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For colon cancers that have not spread to distant sites, surgery is usually the primary or first treatment.

Surgery, local excision, or resection is the most common treatment for colorectal cancer. Surgical techniques have improved greatly in the past few years. 


There are two main types of surgery: 


Many colon cancers may be removed with the aid of a thin, lighted tube -- a laparoscope. Three or four tiny cuts are made into your abdomen. The surgeon sees inside your abdomen with the laparoscope. The tumor and part of the healthy colon are removed. Nearby lymph nodes also may be removed. The surgeon checks the rest of your intestine and your liver to see if cancer has spread. There are significant advantages to have this form of minimally invasive surgery, including shorter hospital stays, less risk of infection, significantly less scarring, less readmission to hospitals and quicker recovery. Recent medical literature shows this form of surgery is at least equally as effective as traditional open surgery. The problem is locating a surgeon who does this form of surgery. Most surgeons are not trained for minimally invasive surgery, but if patients insist on this form of surgery, physicians will have to learn these procedures…so find out if you are a candidate for this type of surgery and insist on having it! Check out these videos done by the US-based Colon Cancer Alliance for a physicians and patient’s perspective on these surgeries.


Open Surgery

With this common procedure, the surgeon makes a large cut into your abdomen to remove the tumor and part of the healthy colon or rectum. Some nearby lymph nodes are also removed. The surgeon checks the rest of your intestine and your liver to see if the cancer has spread.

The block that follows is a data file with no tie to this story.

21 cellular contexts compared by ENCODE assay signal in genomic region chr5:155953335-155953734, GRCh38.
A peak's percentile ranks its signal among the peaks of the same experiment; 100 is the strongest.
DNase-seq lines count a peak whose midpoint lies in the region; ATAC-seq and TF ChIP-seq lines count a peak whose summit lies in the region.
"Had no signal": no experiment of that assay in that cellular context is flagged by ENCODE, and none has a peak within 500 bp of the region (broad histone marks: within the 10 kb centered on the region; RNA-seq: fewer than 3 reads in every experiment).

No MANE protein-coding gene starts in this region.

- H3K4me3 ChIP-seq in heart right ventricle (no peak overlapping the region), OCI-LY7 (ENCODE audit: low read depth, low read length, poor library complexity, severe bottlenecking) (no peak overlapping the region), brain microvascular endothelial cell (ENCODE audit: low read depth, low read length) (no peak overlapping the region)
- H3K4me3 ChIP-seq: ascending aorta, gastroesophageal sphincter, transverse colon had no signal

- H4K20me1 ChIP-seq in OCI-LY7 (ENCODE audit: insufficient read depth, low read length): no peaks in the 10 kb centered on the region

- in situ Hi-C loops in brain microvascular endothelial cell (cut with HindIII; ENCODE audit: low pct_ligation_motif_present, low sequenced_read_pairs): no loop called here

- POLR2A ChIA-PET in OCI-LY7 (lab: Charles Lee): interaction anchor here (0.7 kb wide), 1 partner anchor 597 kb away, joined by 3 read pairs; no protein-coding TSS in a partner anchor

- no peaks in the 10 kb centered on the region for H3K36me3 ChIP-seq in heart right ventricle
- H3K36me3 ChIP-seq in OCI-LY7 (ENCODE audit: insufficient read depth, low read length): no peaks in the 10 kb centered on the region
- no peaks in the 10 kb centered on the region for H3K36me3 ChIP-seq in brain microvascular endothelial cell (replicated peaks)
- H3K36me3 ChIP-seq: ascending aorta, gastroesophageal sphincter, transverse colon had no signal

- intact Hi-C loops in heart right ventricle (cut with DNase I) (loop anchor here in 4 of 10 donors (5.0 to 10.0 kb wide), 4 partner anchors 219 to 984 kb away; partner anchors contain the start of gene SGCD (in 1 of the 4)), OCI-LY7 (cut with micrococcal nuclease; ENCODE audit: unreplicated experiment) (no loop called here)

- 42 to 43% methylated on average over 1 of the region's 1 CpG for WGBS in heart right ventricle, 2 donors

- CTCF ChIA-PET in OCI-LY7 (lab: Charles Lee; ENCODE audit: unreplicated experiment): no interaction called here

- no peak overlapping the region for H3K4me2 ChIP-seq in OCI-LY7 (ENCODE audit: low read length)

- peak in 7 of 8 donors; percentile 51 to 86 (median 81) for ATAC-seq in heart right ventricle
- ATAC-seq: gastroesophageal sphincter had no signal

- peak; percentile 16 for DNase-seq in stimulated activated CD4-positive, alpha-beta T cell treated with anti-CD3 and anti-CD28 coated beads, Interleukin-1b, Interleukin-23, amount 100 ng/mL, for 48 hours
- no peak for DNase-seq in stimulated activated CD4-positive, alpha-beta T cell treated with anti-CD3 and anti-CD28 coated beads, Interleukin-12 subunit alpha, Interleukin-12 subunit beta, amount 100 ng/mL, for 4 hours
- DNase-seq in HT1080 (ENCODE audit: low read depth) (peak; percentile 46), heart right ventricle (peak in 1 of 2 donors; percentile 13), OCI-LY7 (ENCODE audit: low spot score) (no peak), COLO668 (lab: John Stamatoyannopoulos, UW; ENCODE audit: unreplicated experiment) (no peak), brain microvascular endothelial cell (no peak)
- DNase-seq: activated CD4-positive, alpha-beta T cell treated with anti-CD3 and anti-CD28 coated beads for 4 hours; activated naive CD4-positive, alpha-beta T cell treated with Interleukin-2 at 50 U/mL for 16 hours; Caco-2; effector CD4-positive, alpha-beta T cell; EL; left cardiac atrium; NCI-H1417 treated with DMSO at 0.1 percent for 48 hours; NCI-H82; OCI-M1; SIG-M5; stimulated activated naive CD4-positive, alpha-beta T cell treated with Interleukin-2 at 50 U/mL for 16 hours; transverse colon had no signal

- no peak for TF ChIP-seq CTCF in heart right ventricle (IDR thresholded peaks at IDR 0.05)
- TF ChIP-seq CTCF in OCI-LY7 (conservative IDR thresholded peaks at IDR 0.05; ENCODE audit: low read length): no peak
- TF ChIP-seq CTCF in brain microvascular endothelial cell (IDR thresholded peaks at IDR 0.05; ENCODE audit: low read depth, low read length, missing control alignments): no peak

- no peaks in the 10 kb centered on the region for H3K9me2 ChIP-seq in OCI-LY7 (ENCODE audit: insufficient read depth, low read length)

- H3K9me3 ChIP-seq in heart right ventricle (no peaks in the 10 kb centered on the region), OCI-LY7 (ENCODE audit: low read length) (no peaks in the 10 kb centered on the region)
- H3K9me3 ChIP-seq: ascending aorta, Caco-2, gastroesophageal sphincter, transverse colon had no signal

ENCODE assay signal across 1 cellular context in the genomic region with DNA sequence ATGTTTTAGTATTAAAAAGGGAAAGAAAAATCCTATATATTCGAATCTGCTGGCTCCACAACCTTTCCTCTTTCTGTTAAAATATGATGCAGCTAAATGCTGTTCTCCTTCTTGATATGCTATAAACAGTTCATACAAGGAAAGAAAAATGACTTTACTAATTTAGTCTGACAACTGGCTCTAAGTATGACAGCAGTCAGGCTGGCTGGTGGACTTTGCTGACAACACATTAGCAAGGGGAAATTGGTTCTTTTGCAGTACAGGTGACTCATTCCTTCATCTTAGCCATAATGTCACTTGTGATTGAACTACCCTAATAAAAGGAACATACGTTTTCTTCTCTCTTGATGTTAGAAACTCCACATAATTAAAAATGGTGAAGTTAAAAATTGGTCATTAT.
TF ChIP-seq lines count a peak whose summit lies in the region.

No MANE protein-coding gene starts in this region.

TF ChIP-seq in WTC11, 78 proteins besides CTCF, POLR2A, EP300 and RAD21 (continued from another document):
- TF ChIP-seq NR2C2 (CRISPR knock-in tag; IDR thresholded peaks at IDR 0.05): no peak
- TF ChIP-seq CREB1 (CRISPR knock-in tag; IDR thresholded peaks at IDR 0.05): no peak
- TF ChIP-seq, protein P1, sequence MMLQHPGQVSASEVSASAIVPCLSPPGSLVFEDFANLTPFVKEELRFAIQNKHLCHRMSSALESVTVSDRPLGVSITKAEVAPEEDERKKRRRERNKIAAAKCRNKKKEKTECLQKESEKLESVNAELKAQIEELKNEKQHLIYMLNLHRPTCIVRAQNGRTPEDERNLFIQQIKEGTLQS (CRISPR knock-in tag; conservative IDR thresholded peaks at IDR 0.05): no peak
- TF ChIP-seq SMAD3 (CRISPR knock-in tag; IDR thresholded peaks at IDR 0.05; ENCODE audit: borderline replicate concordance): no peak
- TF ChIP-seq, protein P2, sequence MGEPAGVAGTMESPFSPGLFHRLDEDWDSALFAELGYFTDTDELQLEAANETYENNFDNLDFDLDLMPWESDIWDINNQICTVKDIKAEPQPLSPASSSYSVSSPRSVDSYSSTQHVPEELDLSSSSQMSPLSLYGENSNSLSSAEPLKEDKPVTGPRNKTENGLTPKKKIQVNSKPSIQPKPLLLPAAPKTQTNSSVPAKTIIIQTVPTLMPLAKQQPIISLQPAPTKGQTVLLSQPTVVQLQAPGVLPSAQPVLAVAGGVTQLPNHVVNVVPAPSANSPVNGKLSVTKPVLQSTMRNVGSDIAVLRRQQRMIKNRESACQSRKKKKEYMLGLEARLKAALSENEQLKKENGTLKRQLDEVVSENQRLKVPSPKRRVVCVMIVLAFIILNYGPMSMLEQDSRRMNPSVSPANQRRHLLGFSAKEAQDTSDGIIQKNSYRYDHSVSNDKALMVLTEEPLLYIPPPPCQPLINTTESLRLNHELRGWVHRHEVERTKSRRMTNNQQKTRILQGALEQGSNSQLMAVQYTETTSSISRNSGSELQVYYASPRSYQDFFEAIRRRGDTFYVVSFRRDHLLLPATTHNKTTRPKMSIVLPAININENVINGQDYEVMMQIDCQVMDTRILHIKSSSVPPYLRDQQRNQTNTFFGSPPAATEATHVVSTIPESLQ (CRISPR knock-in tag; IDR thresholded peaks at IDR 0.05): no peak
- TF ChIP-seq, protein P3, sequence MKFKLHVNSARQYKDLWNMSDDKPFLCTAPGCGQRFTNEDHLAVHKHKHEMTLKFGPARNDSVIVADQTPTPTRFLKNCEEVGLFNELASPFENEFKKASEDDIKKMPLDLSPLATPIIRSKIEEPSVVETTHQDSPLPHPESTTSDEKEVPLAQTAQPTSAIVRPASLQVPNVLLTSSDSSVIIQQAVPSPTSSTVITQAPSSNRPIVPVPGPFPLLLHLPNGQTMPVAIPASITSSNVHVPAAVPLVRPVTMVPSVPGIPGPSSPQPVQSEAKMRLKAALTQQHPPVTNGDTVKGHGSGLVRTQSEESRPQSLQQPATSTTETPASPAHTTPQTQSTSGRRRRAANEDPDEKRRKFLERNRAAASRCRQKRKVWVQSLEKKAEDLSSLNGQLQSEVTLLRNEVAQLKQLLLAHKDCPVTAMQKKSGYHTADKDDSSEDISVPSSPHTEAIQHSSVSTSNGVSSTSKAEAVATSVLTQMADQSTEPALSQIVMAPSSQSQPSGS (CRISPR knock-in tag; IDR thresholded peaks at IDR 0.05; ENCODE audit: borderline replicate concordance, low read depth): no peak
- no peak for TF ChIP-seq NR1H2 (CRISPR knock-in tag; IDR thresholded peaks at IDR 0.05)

A summary of the surgical terms:


  • Local excision—when the cancer is in a very early stage, the doctor can remove it without making a cut or incision on the abdomen. The doctor will put a tube into the colon and cut the cancer out through the tube. If the cancer is found in a polyp the surgery is called a polypectomy.

  • Resection—if the cancer is larger, the doctor will perform a partial colectomy. This means removing the part of the colon where the cancer is and part of healthy tissue surrounding the cancer. The doctor may then do an anastomosis, which is sewing the healthy parts of the colon together. The doctor will usually remove lymph nodes near the colon and examine them under a microscope to see if they contain cancer cells.

  • Resection and colostomy—if the doctor is not able to sew the two ends of the colon back together, an opening (stoma) is made on the outside of the body for bowel movements to pass through. This operation is called a colostomy. A bag is connected to the stoma to collect the waste. Colostomies sometimes are needed only until the lower colon has healed, then the colon can be sewn back together. Sometimes, however, a colostomy is permanent.

Source: The University of Iowa:


Post Surgery

Regardless of whether you have open surgery or a minimally invasive procedure, you’ll need time to heal. If you had a colon resection, you will not be able to eat for the first couple of days and will be given intravenous fluids and pain medication. You’ll probably feel tired and weak, and possibly have slight constipation for some time after colon surgery.

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